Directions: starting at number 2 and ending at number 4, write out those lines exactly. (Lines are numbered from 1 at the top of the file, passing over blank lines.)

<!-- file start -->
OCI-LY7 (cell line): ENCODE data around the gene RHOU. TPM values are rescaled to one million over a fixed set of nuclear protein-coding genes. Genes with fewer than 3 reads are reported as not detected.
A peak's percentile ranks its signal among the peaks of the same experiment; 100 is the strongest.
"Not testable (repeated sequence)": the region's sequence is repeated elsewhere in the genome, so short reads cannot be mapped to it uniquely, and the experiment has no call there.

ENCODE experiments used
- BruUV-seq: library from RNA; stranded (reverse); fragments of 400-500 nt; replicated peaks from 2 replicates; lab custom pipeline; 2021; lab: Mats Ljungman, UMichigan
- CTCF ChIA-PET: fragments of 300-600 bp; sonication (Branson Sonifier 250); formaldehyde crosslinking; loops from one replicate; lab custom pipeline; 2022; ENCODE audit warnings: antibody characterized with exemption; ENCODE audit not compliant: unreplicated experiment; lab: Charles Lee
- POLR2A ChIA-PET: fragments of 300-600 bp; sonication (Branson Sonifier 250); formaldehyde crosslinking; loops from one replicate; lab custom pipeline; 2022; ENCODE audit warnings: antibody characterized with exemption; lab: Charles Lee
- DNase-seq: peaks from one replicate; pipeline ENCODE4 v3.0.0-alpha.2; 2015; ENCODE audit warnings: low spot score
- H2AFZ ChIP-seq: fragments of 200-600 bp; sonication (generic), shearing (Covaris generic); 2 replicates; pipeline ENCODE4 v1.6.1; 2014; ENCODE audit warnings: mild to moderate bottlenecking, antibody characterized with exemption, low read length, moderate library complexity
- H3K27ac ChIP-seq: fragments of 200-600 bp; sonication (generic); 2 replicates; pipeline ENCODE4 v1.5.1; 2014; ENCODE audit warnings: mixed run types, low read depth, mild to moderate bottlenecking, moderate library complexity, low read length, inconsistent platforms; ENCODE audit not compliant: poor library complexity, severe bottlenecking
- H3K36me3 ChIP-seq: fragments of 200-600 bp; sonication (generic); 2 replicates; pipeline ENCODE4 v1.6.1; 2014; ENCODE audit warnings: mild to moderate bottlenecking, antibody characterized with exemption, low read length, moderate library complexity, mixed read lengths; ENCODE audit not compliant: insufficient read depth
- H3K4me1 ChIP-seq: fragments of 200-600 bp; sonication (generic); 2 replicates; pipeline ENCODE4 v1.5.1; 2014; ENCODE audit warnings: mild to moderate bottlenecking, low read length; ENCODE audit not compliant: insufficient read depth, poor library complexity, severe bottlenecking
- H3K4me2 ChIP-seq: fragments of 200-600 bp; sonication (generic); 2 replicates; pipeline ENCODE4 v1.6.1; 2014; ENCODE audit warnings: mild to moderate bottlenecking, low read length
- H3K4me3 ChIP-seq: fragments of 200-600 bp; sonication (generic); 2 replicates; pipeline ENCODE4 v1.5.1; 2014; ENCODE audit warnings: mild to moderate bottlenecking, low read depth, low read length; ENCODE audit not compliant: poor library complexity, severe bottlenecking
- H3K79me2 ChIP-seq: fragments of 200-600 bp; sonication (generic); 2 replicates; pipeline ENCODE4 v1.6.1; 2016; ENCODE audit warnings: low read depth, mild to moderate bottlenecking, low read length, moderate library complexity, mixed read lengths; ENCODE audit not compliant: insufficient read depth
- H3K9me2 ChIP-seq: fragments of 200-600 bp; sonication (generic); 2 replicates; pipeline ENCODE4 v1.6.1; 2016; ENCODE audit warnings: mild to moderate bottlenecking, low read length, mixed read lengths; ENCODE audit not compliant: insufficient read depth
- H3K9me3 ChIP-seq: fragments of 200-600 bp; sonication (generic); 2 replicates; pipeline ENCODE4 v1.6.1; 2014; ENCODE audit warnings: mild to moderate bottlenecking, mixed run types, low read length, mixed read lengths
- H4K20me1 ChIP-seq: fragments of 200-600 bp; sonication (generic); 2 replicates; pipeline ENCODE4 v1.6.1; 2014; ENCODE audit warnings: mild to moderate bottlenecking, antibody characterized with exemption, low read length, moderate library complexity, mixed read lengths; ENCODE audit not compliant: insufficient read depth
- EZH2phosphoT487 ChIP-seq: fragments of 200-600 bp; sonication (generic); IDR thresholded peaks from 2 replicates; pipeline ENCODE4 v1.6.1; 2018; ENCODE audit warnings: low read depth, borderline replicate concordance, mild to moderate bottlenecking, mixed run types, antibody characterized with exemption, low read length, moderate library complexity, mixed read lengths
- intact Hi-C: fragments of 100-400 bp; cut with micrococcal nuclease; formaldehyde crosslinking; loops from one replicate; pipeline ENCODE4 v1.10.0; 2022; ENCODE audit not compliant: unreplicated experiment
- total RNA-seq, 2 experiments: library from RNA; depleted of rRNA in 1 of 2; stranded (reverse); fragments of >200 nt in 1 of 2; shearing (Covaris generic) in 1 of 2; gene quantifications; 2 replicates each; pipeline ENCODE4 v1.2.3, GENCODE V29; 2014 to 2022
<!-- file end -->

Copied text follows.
A peak's percentile ranks its signal among the peaks of the same experiment; 100 is the strongest.
"Not testable (repeated sequence)": the region's sequence is repeated elsewhere in the genome, so short reads cannot be mapped to it uniquely, and the experiment has no call there.

ENCODE experiments used